The South Carolina Department of Natural Resources said Tuesday that the state’s first sea turtle nest of 2017 was discovered on Isle of Palms.
Isle of Palms sea turtle volunteer Bill Schupp discovered tracks on the beach the morning of April 31, DNR officials said in a news release.
“We have never had an April nest before and were quite surprised when Bill Schupp called and said that there were tracks near the 56th Avenue access path,” stated longtime DNR volunteer Barb Bergwerf in the news release.
DNR officials said the April nest was first on record ever found in South Carolina, Georgia, and North Carolina, too.
South Carolina’s official sea turtle nesting season runs from May 1 to October 31. This year, officials said an unusually warm winter led sea turtles to arrive early off the coast of South Carolina, as they hunted for cannonball jellyfish and other favorite foods.
DNR biologists are expecting another successful year of nesting, but probably not the record numbers they saw last year.
Sea turtle nest numbers broke records in 2016 when 6,444 loggerhead nests were laid – the highest number since the DNR’s sea turtle program was launched in the late 1970s. Still, the federal Loggerhead Recovery Plan’s goal is to have 9,200 nests yearly in the state.
“Many of our beaches experienced heavy erosion last fall during Hurricane Matthew, reducing the amount of ideal sea turtle nesting habitat,” said Michelle Pate, DNR biologist and sea turtle program coordinator. “As a result of that we may see more nest relocations this season, as trained staff and volunteers move eggs to safer ground, but overall we’re hopeful for another year of high nest numbers.”
DNR officials said four sea turtle species nest on South Carolina beaches: loggerheads, greens, Kemp’s ridleys, and leatherbacks. All four sea turtle species are classified as endangered or threatened and are protected under the Endangered Species Act in addition to local and state ordinances. People who harm or interfere with sea turtles or their nests can be subject to civil penalties of up to $25,000 and up to a year in prison.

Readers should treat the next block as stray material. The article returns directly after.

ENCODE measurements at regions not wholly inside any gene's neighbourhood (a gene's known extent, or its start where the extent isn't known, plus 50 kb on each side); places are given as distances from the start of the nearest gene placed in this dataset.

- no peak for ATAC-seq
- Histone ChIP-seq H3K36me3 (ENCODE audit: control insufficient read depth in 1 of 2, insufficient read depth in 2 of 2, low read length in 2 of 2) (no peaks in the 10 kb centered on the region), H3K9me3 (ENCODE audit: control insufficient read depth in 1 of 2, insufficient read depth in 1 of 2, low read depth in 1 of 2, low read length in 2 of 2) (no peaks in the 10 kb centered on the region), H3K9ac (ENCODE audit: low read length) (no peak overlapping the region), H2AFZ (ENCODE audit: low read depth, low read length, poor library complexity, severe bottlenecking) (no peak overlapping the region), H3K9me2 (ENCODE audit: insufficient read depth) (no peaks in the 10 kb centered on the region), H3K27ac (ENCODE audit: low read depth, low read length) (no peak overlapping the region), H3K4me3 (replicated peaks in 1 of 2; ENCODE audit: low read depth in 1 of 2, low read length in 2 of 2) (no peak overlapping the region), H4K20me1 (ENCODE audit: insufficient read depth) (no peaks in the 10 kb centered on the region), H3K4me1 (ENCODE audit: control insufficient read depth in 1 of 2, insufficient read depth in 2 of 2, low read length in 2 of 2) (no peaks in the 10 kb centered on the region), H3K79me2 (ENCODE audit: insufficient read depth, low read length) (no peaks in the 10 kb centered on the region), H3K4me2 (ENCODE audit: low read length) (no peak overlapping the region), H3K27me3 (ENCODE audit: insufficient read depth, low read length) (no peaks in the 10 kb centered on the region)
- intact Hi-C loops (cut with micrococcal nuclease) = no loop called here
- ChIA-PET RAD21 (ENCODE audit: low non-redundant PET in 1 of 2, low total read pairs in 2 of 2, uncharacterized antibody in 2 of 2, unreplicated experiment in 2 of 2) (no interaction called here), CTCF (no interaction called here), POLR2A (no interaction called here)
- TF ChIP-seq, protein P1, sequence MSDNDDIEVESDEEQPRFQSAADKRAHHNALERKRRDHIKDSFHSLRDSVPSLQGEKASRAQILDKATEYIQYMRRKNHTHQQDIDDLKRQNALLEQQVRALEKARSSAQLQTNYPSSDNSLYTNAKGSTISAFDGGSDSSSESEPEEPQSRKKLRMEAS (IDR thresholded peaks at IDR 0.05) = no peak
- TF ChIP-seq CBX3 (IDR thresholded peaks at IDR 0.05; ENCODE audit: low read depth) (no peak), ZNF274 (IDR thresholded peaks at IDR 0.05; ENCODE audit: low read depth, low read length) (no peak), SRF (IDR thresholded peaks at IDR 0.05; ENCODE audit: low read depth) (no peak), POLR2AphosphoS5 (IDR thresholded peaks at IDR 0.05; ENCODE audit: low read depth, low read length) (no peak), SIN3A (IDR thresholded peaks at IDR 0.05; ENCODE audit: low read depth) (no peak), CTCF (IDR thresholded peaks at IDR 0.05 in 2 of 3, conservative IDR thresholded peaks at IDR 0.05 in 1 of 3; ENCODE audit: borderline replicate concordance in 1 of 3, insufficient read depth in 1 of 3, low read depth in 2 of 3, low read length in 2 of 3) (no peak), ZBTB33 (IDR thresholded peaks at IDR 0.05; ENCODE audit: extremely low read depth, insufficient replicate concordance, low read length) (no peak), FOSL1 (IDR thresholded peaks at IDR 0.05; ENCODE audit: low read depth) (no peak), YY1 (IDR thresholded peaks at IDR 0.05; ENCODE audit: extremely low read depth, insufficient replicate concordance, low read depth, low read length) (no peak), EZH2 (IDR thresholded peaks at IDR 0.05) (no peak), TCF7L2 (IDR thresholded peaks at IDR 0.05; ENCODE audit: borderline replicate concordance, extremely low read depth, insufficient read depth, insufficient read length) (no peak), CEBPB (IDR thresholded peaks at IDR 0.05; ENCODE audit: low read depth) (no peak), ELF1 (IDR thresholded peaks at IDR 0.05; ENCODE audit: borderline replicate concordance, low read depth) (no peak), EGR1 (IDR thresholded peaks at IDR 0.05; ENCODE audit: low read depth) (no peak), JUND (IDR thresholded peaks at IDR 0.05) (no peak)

Officials said South Carolina beachgoers can help the state’s sea turtles by keeping beaches free of holes, trash, and obstructions, turning beachfront lights out (or closing window blinds) to avoid disorienting the turtles, and by giving all sea turtles and nests a wide and respectful berth when encountered on the beach.
The DNR also offered these Sea Turtle Nesting Season Reminders:
- Keep Lights Out! on beachfront property during nesting season.
- Refrain from using flash photography on the beach at night.
- Keep our beaches and ocean clean. Trash items such as plastic bags and balloons can cause injury or death when sea turtles mistake them for jellyfish, a favorite food.
- Respect sea turtles by observing them from a distance on the beach.
- Report dead or injured sea turtles and nest disturbances to SCDNR at 1-800-922-5431.
- Report sightings of live, healthy turtles to SCDNR here.
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